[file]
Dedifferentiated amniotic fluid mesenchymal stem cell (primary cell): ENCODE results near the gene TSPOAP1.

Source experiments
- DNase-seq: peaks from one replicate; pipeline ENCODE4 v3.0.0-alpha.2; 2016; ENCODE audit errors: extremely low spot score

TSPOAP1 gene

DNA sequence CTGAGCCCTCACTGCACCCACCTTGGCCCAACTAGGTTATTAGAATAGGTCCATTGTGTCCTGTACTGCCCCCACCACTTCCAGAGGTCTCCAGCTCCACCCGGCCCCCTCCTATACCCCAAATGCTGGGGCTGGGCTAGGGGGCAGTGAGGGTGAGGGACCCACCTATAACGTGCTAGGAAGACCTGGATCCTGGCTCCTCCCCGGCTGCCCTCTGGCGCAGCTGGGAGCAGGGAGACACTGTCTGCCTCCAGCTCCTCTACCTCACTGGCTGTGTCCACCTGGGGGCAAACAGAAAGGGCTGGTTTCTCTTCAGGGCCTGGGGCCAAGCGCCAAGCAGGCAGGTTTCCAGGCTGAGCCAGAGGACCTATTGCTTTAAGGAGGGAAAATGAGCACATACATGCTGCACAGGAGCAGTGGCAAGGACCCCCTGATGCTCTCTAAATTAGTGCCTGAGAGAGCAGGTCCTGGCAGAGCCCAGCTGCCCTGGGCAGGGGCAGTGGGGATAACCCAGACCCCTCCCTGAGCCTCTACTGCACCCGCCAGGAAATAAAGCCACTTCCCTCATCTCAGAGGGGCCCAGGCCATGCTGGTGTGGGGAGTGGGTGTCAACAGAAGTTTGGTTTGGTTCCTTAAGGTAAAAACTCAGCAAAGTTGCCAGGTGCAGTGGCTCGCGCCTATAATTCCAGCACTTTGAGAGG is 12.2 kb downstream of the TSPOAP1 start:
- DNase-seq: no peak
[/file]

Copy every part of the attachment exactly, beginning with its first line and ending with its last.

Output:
Dedifferentiated amniotic fluid mesenchymal stem cell (primary cell): ENCODE results near the gene TSPOAP1.

Source experiments
- DNase-seq: peaks from one replicate; pipeline ENCODE4 v3.0.0-alpha.2; 2016; ENCODE audit errors: extremely low spot score

TSPOAP1 gene

DNA sequence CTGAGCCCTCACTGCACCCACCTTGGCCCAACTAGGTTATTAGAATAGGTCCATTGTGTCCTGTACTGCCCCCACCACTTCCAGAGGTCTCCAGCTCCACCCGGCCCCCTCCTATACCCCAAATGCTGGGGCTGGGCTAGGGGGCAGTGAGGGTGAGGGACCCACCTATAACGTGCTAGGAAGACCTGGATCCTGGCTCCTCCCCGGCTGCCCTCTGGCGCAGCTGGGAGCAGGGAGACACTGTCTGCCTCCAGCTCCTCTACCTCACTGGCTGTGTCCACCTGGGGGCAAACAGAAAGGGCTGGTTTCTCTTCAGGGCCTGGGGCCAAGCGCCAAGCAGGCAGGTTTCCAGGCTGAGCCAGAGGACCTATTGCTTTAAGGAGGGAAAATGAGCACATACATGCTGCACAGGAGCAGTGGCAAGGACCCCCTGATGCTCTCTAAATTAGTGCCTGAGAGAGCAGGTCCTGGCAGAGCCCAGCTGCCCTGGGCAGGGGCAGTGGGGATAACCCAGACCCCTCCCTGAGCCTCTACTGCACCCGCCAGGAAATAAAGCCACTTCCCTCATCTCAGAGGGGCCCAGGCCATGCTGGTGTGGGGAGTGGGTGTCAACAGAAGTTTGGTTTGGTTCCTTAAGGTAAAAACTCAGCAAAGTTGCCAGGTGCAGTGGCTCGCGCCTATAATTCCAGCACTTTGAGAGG is 12.2 kb downstream of the TSPOAP1 start:
- DNase-seq: no peak